After debris blocked a culvert under Stocks Drive amid flash flooding July 31, the water storming down Pack Creek had nowhere to go except over the sides of the creek bed and, for some of it, into the low-laying backyard of Andrea and Randy French.
The two were on vacation, out of cell service, when their neighbors tried to reach the Frenches to warn them about the coming floods. Storms have put the couple’s backyard underwater in the past, and rain three days prior telegraphed a potential issue.
On one other occasion, Pack Creek overflowed to cause severe flooding and damage, and on two other occasions, localized rains flooded their street and poured down their sloped driveway.
“We seem to be the low point where it comes down,” Andrea French said. “But since we weren’t here and the water was contained, it just kept rising.”
The Frenches have a walled-in backyard, and a portion of the back wall — which they said sits on adjacent property, not their own — collapsed under the weight of the water after it got above waist height.
“Had the wall not broke, our house would have flooded,” Randy French said. “We are so happy it broke,” Andrea French responded.
Though their house did not flood, everything else on their property — the workshop, the garden, the fire pit, the garage — did, leaving inches of now-dried mud in its wake.
The flooding claimed power tools in the workshop, landscaping throughout the yard, and deposited debris in their four-foot tall bird feeder.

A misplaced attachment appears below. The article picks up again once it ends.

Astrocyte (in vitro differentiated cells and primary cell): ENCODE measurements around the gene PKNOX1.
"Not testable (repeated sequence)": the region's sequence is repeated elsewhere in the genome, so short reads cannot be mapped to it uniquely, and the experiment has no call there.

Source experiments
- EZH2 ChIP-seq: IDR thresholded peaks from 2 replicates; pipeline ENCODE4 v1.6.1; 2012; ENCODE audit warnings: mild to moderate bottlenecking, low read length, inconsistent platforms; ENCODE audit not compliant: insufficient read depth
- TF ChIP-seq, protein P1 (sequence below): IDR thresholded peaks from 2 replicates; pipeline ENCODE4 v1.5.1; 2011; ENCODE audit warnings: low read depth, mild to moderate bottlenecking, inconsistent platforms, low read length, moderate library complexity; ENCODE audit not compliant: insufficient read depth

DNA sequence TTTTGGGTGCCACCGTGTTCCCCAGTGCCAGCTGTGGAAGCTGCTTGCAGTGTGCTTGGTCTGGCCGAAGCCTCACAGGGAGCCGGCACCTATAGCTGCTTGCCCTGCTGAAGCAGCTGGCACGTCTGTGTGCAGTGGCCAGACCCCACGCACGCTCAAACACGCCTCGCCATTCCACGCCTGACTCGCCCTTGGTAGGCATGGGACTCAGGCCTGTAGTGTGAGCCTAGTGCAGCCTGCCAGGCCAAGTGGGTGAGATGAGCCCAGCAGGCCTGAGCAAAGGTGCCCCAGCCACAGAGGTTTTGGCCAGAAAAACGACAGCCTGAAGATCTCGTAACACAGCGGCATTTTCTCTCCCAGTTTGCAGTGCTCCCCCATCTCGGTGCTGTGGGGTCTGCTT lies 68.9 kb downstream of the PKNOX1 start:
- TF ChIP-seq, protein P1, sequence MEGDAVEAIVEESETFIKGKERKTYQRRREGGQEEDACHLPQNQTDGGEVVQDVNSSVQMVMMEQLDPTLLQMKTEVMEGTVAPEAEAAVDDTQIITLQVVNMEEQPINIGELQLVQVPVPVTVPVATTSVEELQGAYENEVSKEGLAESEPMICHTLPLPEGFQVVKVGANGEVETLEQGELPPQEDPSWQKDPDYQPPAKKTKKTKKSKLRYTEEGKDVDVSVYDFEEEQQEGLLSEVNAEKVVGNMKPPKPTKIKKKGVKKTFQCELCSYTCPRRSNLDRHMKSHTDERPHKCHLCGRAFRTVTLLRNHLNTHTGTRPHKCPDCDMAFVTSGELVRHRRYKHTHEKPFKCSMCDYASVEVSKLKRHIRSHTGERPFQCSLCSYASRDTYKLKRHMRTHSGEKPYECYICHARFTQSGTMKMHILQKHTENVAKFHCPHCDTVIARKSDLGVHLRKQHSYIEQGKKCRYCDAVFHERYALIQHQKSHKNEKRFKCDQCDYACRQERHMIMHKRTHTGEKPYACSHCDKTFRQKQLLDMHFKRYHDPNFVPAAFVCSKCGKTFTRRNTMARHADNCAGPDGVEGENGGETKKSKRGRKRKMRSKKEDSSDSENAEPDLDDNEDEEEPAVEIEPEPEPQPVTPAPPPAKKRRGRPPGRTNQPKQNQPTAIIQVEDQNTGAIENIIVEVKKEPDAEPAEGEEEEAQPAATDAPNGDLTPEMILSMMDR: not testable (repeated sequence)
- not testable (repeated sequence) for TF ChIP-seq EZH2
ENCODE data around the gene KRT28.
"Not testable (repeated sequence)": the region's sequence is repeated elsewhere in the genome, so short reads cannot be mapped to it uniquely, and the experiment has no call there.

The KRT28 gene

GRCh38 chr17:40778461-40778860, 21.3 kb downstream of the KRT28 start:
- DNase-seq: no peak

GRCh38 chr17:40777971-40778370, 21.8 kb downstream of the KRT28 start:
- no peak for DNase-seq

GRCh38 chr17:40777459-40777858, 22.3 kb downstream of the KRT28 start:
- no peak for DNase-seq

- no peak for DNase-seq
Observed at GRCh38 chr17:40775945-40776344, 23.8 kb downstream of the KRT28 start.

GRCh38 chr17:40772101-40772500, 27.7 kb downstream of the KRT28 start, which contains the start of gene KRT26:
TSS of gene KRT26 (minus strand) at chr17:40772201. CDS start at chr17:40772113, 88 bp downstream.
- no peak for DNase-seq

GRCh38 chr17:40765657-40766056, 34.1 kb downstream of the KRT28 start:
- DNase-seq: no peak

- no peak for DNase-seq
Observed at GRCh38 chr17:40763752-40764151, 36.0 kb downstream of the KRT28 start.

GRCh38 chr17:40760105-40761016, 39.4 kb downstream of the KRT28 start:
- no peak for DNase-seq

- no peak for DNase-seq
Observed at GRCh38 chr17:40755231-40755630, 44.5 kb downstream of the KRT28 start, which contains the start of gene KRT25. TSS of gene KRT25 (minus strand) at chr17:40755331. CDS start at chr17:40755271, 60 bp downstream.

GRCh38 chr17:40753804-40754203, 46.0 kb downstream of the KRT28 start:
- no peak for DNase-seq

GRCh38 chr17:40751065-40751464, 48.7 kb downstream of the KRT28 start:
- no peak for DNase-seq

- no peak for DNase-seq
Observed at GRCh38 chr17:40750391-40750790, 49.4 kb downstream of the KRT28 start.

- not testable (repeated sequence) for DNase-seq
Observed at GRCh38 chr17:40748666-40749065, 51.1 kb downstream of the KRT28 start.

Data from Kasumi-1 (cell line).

“This was 100% preventable,” Randy French said.
Grand County Commission Administrator Chirs Baird said that there are four steps that residents affected by the Pack Creek flooding need to do in the wake of the damage:
- Contact your insurance agent.
- Document everything. Take pictures and videos, note dates and times where possible, and collect photos of property prior to the flood damage.
- Fill out the Private Damage Assessment Survey that Grand County is currently conducting. Include that documentation in the survey response. The survey is at www.grandcountyutah.net/flood.
- Start clean-up. For residents outside city limits, debris can be moved to the edge of their property line and contact the Grand County Road Department at 435-259-5308 to schedule pick-up. Leave a message if there is no answer.
When it was last updated in 2011, the Grand County Storm Drainage Master Plan, called for $39 million in improvements, including $16 million in priority improvements and two retention ponds upstream from the Stocks Drive culvert collapse.
Next week, The Times-Independent will assess these planned improvements, whether they have been built, and the county’s current plans for mitigating flash flooding in Spanish Valley.